Performance Of Reclaimed Asphalt Pavement on Unpaved Roads: FHWA-WY-11/03F
The University of Wyoming's LTAP Center conducted a study examining the performance of reclaimed, recycled asphalt pavement (RAP) on unpaved roads in three Wyoming counties. Fifteen material and dust suppression treatment combinations were examined. Materials included three RAP sources rom Wyoming interstate millings and one milled cement-treated base (CTB) from Intersate 80. Dust suppressants included calcium chloride flakes, magnesium chloride brine, and brines made from blends of magnesium chloride with either lignin sulfonate or a proprietary polymer.
Three different construction methods were used: RAP was placed with haul trucks and shaped and blended with a motor grader; RAP was placed with haul trucks and blended with a reclaimer and shaped with a motor grader; and RAP was blended with virgin aggregate at the stockpile, then the blend was hauled to the roadway, shaped with a motor grader, and compacted with a single steel drum roller. The most critical element of placing, blending and shaping the RAP blends was the method's ability to provide complete blending, thereby avoiding segregation that led to several distresses including loose aggregate, dust and rutting.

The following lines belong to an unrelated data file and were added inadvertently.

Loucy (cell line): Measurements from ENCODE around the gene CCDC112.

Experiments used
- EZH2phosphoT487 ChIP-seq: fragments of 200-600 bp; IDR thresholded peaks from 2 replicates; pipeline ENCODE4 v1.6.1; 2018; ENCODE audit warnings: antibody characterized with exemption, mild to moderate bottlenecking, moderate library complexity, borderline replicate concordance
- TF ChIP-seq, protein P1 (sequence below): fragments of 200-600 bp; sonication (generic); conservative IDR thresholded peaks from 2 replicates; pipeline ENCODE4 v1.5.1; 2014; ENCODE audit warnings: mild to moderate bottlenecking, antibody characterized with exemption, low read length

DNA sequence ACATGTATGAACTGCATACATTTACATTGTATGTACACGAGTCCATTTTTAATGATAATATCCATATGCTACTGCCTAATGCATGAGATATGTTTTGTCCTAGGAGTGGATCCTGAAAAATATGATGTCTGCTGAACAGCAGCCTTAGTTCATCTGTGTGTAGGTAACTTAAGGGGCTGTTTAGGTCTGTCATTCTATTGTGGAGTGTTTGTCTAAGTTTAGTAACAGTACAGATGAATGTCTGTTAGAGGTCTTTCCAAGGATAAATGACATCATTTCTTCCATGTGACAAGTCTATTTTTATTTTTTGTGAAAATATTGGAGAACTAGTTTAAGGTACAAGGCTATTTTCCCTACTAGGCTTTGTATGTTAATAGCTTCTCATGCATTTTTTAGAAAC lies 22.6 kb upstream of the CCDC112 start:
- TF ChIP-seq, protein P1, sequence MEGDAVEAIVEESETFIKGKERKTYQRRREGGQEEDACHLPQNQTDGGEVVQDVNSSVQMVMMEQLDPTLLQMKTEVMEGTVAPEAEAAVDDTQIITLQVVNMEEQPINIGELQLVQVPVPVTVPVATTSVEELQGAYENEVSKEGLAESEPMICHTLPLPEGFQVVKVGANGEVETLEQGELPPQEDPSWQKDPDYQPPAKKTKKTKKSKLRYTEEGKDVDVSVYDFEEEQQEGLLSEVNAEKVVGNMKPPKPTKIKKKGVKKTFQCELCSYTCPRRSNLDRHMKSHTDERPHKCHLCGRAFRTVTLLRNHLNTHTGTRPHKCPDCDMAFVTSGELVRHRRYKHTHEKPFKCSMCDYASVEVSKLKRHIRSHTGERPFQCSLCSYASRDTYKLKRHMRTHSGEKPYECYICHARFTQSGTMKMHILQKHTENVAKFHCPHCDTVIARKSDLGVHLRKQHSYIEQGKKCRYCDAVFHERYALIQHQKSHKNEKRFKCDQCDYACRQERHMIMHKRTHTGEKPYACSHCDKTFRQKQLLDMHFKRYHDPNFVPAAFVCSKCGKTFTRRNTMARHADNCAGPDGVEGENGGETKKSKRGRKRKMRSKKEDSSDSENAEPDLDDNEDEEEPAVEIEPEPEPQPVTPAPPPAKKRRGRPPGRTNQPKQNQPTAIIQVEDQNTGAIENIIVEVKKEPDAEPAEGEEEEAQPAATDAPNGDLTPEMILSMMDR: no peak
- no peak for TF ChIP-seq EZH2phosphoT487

Performance was assessed using Colorado State University's dustometer, the unsurfaced road condition index (URCI), and a variety of other materials tests and performance evaluations.
The following conclusions can be drawn based on the analysis performed:
CTB is not recommended as a surfacing material on unpaved roads.
RAP was shown to be an effective surfacing material for unpaved roads when blended with other aggregates. Dust was reduced. Further reductions were, in most cases, achieved by adding a dust suppressant to the RAP and aggregate blends. However, dust suppressants increased the RAP-blend surfaces' vulnerability to rutting and other surface distortions when compared to the RAP blends alone.
Economic analysis indicates that RAP should not be used when the alternative use is as an additive to hot plant mix asphalt. However, if the alternative use is as a road base material, it is likely that using the RAP as an additive to an unpaved road's surface is the most economically advantageous use of RAP.